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Comet Pan-STARRS a dud, should we bother with ISON?

By Marshall Connolly, Catholic Online (NEWS CONSORTIUM)
March 18th, 2013
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Sky watchers hopeful for a glimpse of Comet Pan-STARRS have been heartily disappointed, this author included. Failing to meet naked-eye expectations, except from sites with the darkest possible skies, the comet has been labeled a dud by many observers. So, with Comet ISON due up next, what justifies all the hype?

LOS ANGELES, CA (Catholic Online) - As Comet Pan-STARRS heads back out into space, growing fainter and harder to detect by the day, Comet ISON is on its way in. ISON is predicted to be the main event of the astronomical year and has been labeled the "comet of the century" despite the fact it is still yet to pass by Earth.

Why all the fuss?

Comet ISON is a new comet, a first-time visitor to the solar system which means it is pristine. It hasn't ever experienced heating and sublimation, that is melting of its surface layers. That means astronomers can examine its dust to determine its primordial composition. This will tell us more about how our solar system formed.

Still, this alone does not seem to justify the excitement. Comet ISON may fizzle out, or even break up as it approaches the Sun. We could be denied any show at all. Despite this fact, NASA and other agencies are marshalling a tremendous number of resources to view the comet.

Karl Battams, a scientist at the U.S. Naval Research Lab in Washington told, "Observing campaigns are planned by the SOHO, STEREO and SDO solar missions; by Spitzer, Chandra and Hubble space telescopes; and by the Deep Impact, JUNO, Mercury MESSENGER, Mars Odyssey and Mars Reconnaisance Orbiter missions. Other missions at or on Mars are looking into observing ISON, as are a handful of other NASA Planetary missions."

This may just be the tip of the iceberg. A number of other international agencies undoubtedly have their observing campaigns planned, as well as millions of amateur astronomers who are prepared to view and photograph the comet as it passes through the inner solar system.

Even casual spectators may be in on the fun as Comet ISON is expected to be so bright in the sky, that it may rival the full moon in brightness for several days following its closest approach to the sun. That could make the comet visible in daylight.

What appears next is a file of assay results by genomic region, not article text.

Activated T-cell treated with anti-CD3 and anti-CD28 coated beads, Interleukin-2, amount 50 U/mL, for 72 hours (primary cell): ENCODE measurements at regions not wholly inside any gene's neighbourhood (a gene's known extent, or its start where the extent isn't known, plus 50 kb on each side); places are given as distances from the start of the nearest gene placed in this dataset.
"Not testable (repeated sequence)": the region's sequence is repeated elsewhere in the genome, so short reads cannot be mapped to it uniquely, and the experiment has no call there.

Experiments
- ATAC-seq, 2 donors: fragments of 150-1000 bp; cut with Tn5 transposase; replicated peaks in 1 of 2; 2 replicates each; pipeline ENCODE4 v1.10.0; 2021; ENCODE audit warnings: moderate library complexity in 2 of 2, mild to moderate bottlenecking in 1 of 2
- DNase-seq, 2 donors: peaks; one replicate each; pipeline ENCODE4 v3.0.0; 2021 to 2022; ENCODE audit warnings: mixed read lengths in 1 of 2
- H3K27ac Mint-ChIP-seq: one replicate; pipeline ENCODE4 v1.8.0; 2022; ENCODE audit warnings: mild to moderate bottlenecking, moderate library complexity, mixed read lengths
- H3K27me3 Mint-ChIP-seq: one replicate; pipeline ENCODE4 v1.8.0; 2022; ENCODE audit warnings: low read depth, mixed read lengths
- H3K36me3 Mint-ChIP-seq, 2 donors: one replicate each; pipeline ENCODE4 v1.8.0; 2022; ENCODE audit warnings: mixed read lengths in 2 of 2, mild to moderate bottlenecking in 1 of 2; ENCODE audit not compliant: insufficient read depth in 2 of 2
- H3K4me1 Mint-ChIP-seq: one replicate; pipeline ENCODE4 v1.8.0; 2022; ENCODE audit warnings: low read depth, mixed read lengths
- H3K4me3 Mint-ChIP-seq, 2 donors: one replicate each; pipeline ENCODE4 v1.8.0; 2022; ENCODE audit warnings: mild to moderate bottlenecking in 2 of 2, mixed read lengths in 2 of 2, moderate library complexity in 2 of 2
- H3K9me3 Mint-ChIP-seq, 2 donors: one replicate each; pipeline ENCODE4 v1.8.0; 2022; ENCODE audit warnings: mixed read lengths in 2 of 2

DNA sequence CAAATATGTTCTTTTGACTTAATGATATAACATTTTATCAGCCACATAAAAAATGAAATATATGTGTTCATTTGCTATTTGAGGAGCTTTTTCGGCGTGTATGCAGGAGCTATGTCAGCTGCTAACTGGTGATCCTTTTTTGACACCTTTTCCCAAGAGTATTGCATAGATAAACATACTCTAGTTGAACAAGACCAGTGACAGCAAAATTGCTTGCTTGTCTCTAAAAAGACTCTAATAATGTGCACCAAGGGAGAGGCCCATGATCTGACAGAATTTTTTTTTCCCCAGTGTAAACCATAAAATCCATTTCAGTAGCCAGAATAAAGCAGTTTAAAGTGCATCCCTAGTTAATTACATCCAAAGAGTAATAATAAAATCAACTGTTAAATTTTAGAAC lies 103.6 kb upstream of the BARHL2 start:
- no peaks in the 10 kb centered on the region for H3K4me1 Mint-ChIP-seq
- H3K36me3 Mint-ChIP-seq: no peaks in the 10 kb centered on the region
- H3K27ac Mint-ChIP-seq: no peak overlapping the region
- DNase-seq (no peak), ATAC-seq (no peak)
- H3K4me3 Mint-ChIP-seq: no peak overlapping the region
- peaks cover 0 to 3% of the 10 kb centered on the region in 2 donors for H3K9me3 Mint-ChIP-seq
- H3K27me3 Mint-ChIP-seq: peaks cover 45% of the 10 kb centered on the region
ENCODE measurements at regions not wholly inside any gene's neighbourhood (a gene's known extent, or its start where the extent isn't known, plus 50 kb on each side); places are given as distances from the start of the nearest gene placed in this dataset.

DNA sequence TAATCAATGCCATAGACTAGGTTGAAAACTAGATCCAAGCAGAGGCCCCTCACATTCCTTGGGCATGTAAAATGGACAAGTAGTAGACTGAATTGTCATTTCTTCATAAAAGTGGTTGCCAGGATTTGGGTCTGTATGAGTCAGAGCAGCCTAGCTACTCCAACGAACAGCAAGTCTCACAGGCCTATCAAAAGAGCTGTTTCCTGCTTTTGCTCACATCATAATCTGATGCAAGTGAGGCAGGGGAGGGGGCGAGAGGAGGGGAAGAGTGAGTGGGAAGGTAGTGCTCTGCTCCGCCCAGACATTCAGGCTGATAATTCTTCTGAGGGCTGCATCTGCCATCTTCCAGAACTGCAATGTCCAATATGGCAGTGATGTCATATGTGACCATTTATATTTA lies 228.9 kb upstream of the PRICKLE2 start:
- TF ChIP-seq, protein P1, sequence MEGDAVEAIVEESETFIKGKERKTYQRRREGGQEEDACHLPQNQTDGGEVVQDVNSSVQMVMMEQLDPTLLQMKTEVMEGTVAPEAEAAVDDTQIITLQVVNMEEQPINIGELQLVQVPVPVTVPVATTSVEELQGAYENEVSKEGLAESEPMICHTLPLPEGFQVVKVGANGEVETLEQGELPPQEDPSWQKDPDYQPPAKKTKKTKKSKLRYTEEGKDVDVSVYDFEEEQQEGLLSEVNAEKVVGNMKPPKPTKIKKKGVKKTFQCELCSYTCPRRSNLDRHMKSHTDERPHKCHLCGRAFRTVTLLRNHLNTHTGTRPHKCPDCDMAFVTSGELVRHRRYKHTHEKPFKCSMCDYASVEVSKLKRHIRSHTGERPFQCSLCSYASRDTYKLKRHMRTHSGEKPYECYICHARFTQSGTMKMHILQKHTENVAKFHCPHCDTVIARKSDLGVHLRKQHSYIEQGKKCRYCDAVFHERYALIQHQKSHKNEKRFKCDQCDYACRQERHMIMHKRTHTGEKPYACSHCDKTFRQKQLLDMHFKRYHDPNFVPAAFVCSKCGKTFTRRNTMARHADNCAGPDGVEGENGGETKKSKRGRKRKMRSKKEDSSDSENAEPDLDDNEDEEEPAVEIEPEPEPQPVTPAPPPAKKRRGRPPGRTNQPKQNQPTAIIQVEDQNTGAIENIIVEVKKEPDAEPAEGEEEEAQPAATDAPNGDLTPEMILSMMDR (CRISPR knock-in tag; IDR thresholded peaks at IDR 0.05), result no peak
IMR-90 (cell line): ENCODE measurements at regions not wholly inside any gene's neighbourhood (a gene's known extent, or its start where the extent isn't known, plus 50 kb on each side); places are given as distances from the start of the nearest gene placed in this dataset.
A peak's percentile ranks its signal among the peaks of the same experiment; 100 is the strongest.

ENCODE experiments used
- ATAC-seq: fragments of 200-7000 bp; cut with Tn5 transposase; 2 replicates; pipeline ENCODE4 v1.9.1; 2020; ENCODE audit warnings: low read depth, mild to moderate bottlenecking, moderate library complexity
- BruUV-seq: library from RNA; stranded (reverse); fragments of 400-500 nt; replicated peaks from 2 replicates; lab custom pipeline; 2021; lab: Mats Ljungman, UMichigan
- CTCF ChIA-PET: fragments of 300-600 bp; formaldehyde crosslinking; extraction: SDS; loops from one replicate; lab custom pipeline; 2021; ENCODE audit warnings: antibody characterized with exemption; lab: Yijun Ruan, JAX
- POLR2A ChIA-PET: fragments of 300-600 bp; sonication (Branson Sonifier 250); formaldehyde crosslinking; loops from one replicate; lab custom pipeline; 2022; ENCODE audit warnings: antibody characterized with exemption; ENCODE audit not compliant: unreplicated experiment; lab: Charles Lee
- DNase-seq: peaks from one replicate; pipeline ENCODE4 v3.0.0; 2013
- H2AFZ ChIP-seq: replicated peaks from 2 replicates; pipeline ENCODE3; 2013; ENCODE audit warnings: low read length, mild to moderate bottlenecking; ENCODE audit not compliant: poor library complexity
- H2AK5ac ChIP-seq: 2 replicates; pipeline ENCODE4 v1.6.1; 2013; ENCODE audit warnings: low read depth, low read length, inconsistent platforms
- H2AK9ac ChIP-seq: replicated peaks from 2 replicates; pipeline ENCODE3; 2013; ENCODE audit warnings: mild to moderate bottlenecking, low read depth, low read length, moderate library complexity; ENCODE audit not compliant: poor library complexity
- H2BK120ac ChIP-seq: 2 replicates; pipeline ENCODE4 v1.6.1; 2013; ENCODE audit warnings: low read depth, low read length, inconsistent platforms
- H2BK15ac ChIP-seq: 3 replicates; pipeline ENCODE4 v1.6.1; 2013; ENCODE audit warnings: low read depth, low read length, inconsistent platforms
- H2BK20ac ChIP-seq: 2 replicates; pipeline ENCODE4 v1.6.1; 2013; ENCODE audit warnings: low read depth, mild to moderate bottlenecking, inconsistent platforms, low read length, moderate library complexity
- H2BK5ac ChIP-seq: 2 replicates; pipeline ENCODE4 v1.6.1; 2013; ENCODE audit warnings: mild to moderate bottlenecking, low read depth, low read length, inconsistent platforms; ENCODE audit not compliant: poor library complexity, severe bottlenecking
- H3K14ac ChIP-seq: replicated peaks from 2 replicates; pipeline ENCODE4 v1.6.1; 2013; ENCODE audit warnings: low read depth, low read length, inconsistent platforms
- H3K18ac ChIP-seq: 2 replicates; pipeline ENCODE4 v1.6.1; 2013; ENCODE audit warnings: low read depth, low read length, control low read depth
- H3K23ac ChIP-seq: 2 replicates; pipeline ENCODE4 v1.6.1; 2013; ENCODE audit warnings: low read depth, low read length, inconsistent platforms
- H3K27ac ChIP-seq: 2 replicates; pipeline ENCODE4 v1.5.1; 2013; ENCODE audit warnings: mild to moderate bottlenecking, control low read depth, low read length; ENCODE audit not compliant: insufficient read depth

The reason why such an outlay of capital and enthusiasm is occurring is because this is an exceedingly rare event. Decades, or even centuries may pass between such bright comets. The science that can be gleaned from their passage is great, revealing much about the primordial composition of the solar system, since comets are leftovers from the creation of the sun and planets.

Although ISON could fizzle out, break up, or otherwise disappoint, it is too great a chance for astronomers to let it go without making a maximum observing effort.

Comet ISON has a lot going for it, in terms of putting on a good show. The comet is large, at least two kilometers in size, and this is its first pass by the sun, meaning it has plenty of accumulated ice and dust to give off. That will make it appear bright.

Comet ISON is also expected to pass just 680,000 miles from the surface of the sun, which is practically touching in astronomical terms. This will heat the comet so much so that it will cast off much more material than most. Its large size however, means it should survive the close pass without breaking up.

The result is an exceptionally bright comet, that will shed much more dust and gas than normal. This means easier observing and a good look at the pristine, primordial dust that makes the comet's tail.

So what about you, the casual stargazer who has little interest in astronomy, should you be excited? Of course! Comet ISON is very likely to be a dazzling sight in the evening skies beginning in late November and through December. It will be perhaps the only time you will see such an object. Even if just for novelty's sake, it's worth keeping one eye on the heavens this fall.

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